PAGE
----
Legitimate use
In the early Internet, "legitimately spoofed" email was common. For example, a visiting user might use the local organization's SMTP server to send email from the user's foreign address. Since most servers were configured as "open relays", this was a common practice. As spam email became an annoying problem, these sorts of "legitimate" uses fell out of favor.

When multiple software systems communicate with each other via email, spoofing may be required in order to facilitate such communication. In any scenario where an email address is set up to automatically forward incoming emails to a system which only accepts emails from the email forwarder, spoofing is required in order to facilitate this behavior. This is common between ticketing systems which communicate with other ticketing systems.


The effect on mailservers
Traditionally, mail servers could accept a mail item, then later send a if it couldn't be delivered or had been quarantined for any reason. These would be sent to the "MAIL FROM:" aka "Return Path" address. With the massive rise in forged addresses, Best Practice is now to not generate NDRs for detected spam, viruses etc.See RFC3834 but to reject the email during the SMTP transaction. When mail administrators fail to take this approach, their systems are guilty of sending "backscatter" emails to innocent parties - in itself a form of spam - or being used to perform "" attacks.


Identifying the source of the email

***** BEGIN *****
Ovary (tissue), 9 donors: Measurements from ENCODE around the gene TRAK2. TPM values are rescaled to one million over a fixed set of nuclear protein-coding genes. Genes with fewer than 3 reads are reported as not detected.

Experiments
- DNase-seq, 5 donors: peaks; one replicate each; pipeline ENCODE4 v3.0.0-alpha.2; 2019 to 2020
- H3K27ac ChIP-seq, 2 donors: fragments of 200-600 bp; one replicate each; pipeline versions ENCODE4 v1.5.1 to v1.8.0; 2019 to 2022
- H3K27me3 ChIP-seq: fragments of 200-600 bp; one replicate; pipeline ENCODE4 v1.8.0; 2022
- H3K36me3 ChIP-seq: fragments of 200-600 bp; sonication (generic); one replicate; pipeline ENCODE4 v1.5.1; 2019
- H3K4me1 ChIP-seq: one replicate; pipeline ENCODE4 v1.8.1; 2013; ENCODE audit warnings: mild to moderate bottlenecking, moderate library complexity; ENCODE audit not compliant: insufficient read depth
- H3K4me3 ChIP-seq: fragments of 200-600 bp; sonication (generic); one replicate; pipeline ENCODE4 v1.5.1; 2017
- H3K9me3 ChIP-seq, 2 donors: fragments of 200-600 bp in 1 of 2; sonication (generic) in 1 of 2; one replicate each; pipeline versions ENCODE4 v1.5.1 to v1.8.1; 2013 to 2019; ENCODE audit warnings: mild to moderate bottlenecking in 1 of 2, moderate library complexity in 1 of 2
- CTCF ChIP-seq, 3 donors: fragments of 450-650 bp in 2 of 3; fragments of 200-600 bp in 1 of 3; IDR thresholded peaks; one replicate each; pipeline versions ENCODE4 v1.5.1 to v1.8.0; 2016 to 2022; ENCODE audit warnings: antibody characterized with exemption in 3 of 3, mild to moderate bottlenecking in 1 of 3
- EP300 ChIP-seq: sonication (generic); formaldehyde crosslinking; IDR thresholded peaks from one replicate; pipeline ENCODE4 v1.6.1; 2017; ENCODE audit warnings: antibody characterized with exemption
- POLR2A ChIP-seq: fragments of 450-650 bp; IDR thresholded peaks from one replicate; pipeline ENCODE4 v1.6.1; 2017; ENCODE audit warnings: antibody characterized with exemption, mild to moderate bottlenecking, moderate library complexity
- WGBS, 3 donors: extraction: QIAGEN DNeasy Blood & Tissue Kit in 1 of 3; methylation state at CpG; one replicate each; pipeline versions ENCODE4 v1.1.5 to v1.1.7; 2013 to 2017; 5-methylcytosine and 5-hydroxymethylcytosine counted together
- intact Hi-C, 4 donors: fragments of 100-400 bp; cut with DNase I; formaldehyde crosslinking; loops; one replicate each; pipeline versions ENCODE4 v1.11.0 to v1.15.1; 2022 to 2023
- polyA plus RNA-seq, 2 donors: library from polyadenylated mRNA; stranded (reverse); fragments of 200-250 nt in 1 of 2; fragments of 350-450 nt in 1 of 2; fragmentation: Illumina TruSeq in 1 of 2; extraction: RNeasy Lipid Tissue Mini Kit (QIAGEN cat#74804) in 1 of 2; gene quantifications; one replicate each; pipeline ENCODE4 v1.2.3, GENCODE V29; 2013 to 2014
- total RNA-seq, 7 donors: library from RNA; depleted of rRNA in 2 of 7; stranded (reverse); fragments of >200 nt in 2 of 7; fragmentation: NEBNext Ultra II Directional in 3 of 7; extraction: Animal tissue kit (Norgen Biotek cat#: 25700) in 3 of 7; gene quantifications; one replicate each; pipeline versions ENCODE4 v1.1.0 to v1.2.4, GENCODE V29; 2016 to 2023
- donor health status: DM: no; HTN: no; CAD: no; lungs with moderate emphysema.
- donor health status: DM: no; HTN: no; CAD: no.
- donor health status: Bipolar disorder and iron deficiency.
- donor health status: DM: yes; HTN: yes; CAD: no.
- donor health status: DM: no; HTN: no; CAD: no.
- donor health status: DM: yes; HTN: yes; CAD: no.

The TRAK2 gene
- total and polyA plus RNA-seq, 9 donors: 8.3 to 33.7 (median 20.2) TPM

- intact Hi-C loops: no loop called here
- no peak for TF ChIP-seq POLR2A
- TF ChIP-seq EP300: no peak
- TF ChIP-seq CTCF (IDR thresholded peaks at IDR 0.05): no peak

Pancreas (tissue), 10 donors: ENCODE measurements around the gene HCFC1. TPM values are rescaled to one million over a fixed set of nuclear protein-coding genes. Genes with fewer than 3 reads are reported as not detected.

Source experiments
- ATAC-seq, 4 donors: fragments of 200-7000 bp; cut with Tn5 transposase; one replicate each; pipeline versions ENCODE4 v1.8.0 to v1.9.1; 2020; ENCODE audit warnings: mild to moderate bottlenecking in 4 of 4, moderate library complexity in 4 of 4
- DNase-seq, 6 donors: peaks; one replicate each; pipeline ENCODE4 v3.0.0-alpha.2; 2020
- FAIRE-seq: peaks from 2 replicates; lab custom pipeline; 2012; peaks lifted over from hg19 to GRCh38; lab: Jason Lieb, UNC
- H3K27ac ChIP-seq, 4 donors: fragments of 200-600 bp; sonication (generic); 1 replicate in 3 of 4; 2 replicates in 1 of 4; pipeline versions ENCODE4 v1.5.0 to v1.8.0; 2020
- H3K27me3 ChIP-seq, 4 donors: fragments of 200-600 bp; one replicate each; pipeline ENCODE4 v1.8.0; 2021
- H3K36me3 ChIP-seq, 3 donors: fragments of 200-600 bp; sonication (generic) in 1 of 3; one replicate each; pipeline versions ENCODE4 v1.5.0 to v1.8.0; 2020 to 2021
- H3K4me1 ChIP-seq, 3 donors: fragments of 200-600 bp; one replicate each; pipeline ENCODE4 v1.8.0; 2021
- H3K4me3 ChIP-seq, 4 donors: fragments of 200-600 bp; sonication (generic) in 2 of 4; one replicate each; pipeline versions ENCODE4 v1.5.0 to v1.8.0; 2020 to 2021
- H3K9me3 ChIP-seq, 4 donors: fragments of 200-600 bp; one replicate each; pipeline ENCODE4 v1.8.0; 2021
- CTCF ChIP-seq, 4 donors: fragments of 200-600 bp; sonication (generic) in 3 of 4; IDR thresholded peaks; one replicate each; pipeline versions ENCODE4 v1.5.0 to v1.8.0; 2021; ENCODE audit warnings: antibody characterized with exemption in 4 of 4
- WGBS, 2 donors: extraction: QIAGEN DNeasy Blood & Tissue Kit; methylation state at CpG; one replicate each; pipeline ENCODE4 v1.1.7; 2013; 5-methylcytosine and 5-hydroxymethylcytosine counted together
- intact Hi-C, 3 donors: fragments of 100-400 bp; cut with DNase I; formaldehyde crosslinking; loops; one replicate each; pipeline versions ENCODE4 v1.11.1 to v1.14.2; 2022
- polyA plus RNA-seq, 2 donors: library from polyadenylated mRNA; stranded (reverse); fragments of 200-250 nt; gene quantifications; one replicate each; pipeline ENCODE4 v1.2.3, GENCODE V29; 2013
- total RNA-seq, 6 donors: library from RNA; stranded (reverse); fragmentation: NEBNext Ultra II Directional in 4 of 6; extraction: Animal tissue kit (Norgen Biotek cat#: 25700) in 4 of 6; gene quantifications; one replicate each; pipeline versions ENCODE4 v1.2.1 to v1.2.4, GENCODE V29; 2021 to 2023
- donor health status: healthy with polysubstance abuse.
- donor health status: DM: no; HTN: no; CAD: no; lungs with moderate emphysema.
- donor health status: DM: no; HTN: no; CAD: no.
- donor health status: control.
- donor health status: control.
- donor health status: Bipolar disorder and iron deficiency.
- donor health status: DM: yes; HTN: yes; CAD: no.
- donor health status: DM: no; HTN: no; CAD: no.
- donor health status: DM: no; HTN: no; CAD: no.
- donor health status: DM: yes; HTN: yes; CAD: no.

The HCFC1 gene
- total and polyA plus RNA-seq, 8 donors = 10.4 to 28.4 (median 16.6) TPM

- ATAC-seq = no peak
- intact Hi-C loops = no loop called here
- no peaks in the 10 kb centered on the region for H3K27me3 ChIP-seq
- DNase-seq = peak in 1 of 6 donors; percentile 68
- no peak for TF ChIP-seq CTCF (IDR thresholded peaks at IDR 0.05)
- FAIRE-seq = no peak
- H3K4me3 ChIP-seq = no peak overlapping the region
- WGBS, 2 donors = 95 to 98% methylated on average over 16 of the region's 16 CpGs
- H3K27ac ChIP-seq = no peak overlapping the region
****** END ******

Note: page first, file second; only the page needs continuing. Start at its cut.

Although email spoofing is effective in forging the email address, the of the computer sending the mail can generally be identified from the "Received:" lines in the email header. "e-mail impersonators: identifying “spoofed” e-mail", http://www.wwlegal.com/ In many cases this is likely to be an innocent third party infected by that is sending the email without the owner's knowledge.


Countermeasures
The SSL/TLS system used to encrypt server-to-server email traffic can also be used to enforce authentication, but in practice it is seldom used,[4] and a range of have also failed to gain traction.

However a number of effective systems are now widely used, including:

Although their use is increasing, estimates vary widely as to what percentage of emails have no form of domain authentication: from 8.6% "Internet-wide efforts to fight email phishing are working", Google to "almost half". "SPF Deployment Trends", Lars Eggert "DKIM Deployment Trends", Lars Eggert "In First Year, DMARC Protects 60 Percent of Global Consumer Mailboxes", dmarc.org To effectively stop forged email being delivered, the sending domains, their mail servers, and the receiving system all need to be configured correctly for these higher standards of authentication.

As modern countermeasures prevent spammers from spoofing the envelope-from address, many have moved to utilising the header-from address as seen by the recipient user rather than processed by the recipient MTA. Proprietary implementation beyond the scope of the SPF schema is required to protect against certain header-from spoofing implementations.


See also


External links